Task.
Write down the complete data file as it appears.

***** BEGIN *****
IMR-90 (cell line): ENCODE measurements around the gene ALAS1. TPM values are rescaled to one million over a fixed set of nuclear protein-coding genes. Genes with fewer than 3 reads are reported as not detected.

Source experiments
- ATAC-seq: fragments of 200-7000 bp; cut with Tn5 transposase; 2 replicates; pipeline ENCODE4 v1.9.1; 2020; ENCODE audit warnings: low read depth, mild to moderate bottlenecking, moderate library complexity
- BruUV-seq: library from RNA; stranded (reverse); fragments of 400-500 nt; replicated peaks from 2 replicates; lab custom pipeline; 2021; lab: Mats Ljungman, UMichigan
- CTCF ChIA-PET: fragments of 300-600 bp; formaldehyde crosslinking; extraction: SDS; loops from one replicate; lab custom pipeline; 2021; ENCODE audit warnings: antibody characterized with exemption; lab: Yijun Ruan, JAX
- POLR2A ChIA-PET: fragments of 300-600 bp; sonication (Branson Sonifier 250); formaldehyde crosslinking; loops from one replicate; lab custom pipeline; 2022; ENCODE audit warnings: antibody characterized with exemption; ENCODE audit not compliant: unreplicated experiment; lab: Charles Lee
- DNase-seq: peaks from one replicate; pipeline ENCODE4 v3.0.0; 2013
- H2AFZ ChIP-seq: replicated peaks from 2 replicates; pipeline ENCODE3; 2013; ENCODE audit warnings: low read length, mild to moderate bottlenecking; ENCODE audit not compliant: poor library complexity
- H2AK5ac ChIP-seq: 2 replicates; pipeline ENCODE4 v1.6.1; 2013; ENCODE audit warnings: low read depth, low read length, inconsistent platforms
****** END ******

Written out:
IMR-90 (cell line): ENCODE measurements around the gene ALAS1. TPM values are rescaled to one million over a fixed set of nuclear protein-coding genes. Genes with fewer than 3 reads are reported as not detected.

Source experiments
- ATAC-seq: fragments of 200-7000 bp; cut with Tn5 transposase; 2 replicates; pipeline ENCODE4 v1.9.1; 2020; ENCODE audit warnings: low read depth, mild to moderate bottlenecking, moderate library complexity
- BruUV-seq: library from RNA; stranded (reverse); fragments of 400-500 nt; replicated peaks from 2 replicates; lab custom pipeline; 2021; lab: Mats Ljungman, UMichigan
- CTCF ChIA-PET: fragments of 300-600 bp; formaldehyde crosslinking; extraction: SDS; loops from one replicate; lab custom pipeline; 2021; ENCODE audit warnings: antibody characterized with exemption; lab: Yijun Ruan, JAX
- POLR2A ChIA-PET: fragments of 300-600 bp; sonication (Branson Sonifier 250); formaldehyde crosslinking; loops from one replicate; lab custom pipeline; 2022; ENCODE audit warnings: antibody characterized with exemption; ENCODE audit not compliant: unreplicated experiment; lab: Charles Lee
- DNase-seq: peaks from one replicate; pipeline ENCODE4 v3.0.0; 2013
- H2AFZ ChIP-seq: replicated peaks from 2 replicates; pipeline ENCODE3; 2013; ENCODE audit warnings: low read length, mild to moderate bottlenecking; ENCODE audit not compliant: poor library complexity
- H2AK5ac ChIP-seq: 2 replicates; pipeline ENCODE4 v1.6.1; 2013; ENCODE audit warnings: low read depth, low read length, inconsistent platforms